'And as long as we're at this, here are two excerpts from Tatoo You one from the original mastered by Bob Ludwig at Sterling Sound and one from the box'

Keep these reviews coming!

Best Regards

Michael Fremer's picture
Sorry. Brain fade. I fickst it.
JR465's picture

Hey, whadaya know, it is fickst!

fritzg's picture

How can one tell if a copy of Exile is an Artisan mastering? Too many options in discogs for me to decipher.

Michael Fremer's picture
Is a distinctive logo with an “A” in it. Sorry I can’t better describe it here...
jkingtut's picture

Somebody would have to sell it as an Artisan for you to know for sure. If you were in a record store the logo is very very tiny, like almost magnifying glass tiny. It is 2 concentric circles (inner to represent the spindle hole, the outer to represent a vinyl record along with the inner) and 2 straight lines that come out as a "V" from the center of the smaller circle and continue just enough past the curved line of the outer circle to form what could be considered a stylized "A" if looking from the right direction.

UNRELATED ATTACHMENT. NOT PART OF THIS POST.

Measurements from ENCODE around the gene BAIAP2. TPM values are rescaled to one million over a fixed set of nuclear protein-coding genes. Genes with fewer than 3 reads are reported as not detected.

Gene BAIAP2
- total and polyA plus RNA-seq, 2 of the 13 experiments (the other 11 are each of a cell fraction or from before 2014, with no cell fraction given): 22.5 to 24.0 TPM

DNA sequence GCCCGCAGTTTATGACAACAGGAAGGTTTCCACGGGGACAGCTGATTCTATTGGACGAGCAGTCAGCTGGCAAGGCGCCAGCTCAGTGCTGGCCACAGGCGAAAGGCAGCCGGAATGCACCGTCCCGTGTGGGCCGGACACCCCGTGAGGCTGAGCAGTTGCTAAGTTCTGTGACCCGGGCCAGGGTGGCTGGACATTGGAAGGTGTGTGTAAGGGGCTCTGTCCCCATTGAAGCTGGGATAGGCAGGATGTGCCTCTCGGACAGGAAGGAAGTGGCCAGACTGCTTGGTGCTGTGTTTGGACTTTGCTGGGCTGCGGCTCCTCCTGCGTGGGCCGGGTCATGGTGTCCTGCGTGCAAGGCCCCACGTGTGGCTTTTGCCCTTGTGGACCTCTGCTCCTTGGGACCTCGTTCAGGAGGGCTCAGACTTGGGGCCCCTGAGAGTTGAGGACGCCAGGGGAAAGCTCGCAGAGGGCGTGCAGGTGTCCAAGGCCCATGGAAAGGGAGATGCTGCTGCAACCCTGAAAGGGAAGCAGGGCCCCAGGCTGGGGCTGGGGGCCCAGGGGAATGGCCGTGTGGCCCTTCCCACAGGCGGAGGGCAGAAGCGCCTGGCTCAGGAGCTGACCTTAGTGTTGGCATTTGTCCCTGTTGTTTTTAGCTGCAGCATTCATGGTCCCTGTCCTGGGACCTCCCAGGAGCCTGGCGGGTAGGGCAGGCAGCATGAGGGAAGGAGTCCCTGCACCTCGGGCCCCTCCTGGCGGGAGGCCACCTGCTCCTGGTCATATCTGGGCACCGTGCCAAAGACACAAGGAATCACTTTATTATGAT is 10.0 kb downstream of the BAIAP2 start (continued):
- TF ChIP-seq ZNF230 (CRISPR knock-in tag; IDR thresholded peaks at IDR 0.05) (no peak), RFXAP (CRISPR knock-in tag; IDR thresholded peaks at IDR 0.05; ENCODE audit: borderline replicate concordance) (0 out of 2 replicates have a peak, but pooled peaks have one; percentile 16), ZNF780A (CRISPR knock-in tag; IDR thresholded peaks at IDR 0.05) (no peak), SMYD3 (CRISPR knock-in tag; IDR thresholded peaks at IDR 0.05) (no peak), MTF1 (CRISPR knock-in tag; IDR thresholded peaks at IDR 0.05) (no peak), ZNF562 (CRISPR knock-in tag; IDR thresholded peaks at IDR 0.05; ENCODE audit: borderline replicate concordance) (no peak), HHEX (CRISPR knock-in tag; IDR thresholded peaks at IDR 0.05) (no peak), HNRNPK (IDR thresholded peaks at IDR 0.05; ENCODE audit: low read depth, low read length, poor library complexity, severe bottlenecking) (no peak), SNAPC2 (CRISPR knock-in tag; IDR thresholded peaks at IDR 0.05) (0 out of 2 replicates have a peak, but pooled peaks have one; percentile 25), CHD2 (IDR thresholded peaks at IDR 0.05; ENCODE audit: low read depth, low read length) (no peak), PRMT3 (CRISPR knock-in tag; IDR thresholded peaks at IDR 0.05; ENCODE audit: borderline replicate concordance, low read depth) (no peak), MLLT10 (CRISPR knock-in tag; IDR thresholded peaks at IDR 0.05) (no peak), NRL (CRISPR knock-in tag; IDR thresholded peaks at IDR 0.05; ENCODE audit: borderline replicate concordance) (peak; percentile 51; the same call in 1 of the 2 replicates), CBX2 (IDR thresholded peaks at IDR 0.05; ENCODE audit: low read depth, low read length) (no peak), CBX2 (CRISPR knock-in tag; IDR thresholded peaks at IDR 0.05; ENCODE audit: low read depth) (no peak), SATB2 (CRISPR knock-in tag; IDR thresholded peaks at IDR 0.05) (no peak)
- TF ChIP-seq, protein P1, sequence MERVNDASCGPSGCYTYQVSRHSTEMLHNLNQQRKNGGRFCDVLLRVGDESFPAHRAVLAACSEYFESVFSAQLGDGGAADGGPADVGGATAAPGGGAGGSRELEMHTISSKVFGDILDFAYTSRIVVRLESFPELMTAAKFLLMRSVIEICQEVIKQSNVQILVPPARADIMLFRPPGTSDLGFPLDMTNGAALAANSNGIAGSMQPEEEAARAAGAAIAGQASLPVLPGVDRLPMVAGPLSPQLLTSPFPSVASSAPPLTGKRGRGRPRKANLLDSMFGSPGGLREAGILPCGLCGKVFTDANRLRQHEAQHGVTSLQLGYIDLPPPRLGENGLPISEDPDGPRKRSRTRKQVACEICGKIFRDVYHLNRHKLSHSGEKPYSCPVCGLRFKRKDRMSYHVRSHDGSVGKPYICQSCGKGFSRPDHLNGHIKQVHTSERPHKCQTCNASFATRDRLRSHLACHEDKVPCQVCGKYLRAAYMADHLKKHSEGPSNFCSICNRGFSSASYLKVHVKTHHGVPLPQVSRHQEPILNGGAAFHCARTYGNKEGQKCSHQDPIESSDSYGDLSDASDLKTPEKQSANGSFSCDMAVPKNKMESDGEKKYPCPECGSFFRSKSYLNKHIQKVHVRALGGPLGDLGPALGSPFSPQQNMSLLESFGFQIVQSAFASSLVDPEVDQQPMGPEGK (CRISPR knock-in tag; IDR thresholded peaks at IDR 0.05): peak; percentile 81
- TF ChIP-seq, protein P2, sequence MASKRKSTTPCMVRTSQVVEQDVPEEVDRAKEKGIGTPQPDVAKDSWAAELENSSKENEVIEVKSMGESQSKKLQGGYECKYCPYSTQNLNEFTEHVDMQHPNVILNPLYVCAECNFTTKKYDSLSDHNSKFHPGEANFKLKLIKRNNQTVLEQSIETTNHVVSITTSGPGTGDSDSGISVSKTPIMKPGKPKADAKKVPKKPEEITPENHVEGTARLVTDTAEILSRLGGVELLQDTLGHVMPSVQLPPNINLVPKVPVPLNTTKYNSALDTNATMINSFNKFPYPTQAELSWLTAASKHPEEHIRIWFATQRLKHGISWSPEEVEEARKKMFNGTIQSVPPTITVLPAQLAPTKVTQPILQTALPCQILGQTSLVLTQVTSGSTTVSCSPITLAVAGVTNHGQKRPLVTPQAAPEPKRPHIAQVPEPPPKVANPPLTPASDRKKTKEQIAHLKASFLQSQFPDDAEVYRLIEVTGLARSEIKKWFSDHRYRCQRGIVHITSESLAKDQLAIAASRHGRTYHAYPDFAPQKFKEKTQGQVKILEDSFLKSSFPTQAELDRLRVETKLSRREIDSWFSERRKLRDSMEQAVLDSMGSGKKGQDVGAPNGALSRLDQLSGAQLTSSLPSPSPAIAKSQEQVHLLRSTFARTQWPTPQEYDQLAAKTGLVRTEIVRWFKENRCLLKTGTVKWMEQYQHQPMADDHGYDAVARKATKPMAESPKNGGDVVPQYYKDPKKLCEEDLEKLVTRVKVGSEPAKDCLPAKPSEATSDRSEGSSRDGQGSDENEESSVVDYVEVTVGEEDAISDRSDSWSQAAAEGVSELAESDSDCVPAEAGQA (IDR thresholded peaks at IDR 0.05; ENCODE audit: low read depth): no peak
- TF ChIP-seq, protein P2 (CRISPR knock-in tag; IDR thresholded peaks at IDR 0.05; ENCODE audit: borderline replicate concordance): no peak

Martin's picture

I wonder if the Japanese single layer SHM-SACDs from a few years ago are the same transfers used for some of these LPs. For Tattoo You, Some Girls, Undercover, etc. Would not be surprised.
Those SHM-SACDs sound GREAT

Chipmanholmes's picture

Wondered why the 50th reissue sounded so bad (Now I know). I bought Exile on 8 track at a Grants department store when it came out when I was 14 (They mispriced it at a single album price and I was scared they were going to stop Me at the door. This being my favorite album ever I went and found my well played original vinyl copy and thanks to you I discovered that I have an Artisan Sound pressing and it still sounds amazing. I know it's a 1st pressing because when I bought it for 50 cents at a Salvation Army I also got the Doors LA Woman (Yellow transparent cover) and the Beatles (Yesterday and Today) covered Butcher cover (Which I steamed off...Hell I was 19 at the time). Someone must have died for these to be donated to a thrift store because the vinyl was in excellent condition and they all sound amazing. Anyway not a bad deal for $1.50 !